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  1. #1

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    some strange color cast/results.

    Hi, I've been shooting some constructed cameras that for all intensive purpouses are pinhole cameras. I have started using a regular pinhole camera with a 4x5 back and shooting both color positive and color negative film. I've developed them with c41 so they colors shift or they come out normally. The film I use is both old and new.

    My question arrived when I turned in some film, and all the film has orange casts to them. The ones with the most cast whch are almost completely orange/red. I have been scanning and editing the colors in photoshop but these past ones are beyond changing.

    Is my problem just the film or is it something else I am doing? The film with the most issue is with porta 100T film. I dont think its really an issue, the images came out very interesting. More a curiosity of the color shifts.

  2. #2
    edp
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    Did you put the film in with the emulsion facing the pinhole? If you expose it through the base it will come out with a very strong red or orange cast.

  3. #3
    Perry Way's Avatar
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    perhaps this link might provide some clues. along with reciprocity calculations there is also filter corrections necessary for low light exposures.

    http://photo.net/learn/nature/reciprocity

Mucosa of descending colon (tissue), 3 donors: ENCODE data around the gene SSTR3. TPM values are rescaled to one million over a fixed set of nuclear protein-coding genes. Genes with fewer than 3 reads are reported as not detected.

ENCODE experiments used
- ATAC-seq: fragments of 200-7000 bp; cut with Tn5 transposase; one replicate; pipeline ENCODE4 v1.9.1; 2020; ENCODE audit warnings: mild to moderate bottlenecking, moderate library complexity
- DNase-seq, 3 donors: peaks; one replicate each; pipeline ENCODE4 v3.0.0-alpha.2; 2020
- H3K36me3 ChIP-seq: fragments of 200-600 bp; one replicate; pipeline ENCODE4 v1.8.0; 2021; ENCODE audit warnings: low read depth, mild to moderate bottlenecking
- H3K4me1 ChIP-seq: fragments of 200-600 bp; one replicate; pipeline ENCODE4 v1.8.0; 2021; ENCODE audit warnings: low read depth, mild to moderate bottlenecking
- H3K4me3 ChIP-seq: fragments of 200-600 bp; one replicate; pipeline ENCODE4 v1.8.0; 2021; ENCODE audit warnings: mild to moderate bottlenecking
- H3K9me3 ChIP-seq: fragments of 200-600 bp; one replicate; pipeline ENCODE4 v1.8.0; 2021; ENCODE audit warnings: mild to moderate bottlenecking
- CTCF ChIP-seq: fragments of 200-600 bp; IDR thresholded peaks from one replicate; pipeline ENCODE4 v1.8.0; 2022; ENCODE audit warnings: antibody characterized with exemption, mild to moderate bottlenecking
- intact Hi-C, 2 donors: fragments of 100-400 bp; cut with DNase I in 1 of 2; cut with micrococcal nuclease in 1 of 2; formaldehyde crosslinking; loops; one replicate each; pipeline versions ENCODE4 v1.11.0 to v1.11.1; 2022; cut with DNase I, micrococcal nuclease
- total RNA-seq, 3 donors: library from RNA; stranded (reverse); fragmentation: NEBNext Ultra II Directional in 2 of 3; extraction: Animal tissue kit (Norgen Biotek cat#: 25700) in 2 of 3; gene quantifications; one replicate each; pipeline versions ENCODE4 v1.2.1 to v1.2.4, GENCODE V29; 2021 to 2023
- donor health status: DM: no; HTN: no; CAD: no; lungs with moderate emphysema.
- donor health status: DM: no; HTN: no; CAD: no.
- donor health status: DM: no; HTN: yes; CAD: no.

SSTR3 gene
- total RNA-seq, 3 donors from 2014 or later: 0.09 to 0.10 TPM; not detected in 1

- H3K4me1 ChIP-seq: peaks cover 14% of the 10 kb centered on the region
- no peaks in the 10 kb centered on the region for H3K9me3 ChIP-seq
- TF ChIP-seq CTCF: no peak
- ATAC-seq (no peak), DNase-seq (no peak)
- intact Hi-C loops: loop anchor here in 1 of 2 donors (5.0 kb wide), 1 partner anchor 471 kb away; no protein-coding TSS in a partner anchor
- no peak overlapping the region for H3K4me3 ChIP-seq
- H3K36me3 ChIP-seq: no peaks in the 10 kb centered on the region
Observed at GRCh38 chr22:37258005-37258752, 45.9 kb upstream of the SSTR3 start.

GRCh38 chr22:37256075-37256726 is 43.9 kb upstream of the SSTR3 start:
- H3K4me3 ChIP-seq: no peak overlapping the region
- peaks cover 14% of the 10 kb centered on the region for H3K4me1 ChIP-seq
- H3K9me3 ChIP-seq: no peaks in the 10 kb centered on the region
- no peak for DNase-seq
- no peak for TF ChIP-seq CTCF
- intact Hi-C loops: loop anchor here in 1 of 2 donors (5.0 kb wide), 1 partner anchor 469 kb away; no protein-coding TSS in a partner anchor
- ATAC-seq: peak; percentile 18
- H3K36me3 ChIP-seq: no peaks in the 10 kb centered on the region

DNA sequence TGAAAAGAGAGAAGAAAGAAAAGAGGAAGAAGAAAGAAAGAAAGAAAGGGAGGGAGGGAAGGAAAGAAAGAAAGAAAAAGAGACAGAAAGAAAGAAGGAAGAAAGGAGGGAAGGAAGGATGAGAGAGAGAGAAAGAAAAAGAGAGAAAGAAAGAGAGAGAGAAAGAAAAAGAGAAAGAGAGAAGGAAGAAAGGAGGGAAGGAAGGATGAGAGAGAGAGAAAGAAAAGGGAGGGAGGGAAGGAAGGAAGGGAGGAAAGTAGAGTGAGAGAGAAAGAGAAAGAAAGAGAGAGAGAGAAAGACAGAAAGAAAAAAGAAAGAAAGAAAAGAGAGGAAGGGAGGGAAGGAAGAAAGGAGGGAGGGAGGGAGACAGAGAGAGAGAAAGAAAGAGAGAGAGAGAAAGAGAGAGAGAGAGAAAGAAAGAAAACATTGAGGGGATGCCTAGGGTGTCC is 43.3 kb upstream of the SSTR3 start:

I love the wilderness and I love my trail cameras, all Fuji's! :) GA645, GW690 III, and the X100 which I think is the best trail camera ever invented (to date).

  4. #4
    Ed Sukach's Avatar
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    Quote Originally Posted by Sapphirephoenix2 View Post
    ..shooting both color positive and color negative film. I've developed them with c41 so they colors shift or they come out normally.
    Are you using C41 chemistry for BOTH color negative AND color trransparency film? If so, the color transparency should require E-6 chemistry. Check the film package.

    Processing C41 in E6 chemistry, or vice versa, *will* give unusual results - this is known as cross processing.

    Is my problem just the film or is it something else I am doing? The film with the most issue is with porta 100T film. I dont think its really an issue, the images came out very interesting. More a curiosity of the color shifts.
    The "T" at the end would indicate that the film color is "balanced" for artifcial (Tungsten) lighting. Using it in "daylight" should give you a heavy cyan (bluish) cast - but using the wrong chemistry (cross processing) ... I really don't have any idea of what it would look like.
    Carpe erratum!!

    Ed Sukach, FFP.

  5. #5
    Perry Way's Avatar
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    The color shifts with reciprocity. The further you get to reciprocity failure the further the shift of color.
    I love the wilderness and I love my trail cameras, all Fuji's! :) GA645, GW690 III, and the X100 which I think is the best trail camera ever invented (to date).

  6. #6
    tiberiustibz's Avatar
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    Yes tungsten film will give an orange cast to all your images unless they're shot indoors under tungsten light. BTW I know people who will pay for that Portra 100T or trade daylight film for it.



 

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